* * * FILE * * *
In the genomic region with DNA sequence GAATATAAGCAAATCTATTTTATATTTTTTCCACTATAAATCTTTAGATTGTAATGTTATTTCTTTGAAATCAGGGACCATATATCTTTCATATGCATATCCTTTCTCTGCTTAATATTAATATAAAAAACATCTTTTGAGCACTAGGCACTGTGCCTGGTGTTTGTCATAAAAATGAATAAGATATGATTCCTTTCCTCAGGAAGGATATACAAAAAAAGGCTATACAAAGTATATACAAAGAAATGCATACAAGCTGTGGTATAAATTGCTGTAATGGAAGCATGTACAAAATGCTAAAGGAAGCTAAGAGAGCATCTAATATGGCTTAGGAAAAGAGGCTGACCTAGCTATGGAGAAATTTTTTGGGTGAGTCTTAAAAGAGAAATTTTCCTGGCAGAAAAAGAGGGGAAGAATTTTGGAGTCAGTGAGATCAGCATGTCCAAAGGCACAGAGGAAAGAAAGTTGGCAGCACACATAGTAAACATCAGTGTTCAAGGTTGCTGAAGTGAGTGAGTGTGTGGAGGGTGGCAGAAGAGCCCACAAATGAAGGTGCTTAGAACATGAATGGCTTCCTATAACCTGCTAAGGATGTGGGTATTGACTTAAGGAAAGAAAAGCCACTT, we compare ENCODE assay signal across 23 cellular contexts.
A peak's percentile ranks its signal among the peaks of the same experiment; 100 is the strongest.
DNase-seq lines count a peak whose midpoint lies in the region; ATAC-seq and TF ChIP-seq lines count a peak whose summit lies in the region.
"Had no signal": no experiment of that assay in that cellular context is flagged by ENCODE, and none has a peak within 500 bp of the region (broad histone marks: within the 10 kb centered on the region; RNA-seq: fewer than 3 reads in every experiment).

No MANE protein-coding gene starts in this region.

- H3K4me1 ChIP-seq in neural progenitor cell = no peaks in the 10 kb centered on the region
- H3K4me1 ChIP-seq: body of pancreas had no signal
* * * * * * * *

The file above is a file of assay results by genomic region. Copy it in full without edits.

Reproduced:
In the genomic region with DNA sequence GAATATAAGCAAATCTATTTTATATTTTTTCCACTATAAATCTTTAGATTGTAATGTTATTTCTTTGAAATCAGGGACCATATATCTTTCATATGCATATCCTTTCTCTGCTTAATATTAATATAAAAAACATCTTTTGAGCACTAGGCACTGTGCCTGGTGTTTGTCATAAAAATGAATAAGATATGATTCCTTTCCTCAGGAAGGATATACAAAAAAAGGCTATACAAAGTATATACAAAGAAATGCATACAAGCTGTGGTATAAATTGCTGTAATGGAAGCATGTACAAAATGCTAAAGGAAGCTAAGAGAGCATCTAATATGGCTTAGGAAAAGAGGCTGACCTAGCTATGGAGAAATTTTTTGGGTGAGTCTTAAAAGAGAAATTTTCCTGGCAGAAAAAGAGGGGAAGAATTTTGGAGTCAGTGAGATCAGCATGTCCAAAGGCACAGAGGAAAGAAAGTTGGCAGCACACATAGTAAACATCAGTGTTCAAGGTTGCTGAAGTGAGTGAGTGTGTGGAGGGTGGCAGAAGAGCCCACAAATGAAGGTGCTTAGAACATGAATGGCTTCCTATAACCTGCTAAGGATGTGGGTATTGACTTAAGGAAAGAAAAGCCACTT, we compare ENCODE assay signal across 23 cellular contexts.
A peak's percentile ranks its signal among the peaks of the same experiment; 100 is the strongest.
DNase-seq lines count a peak whose midpoint lies in the region; ATAC-seq and TF ChIP-seq lines count a peak whose summit lies in the region.
"Had no signal": no experiment of that assay in that cellular context is flagged by ENCODE, and none has a peak within 500 bp of the region (broad histone marks: within the 10 kb centered on the region; RNA-seq: fewer than 3 reads in every experiment).

No MANE protein-coding gene starts in this region.

- H3K4me1 ChIP-seq in neural progenitor cell = no peaks in the 10 kb centered on the region
- H3K4me1 ChIP-seq: body of pancreas had no signal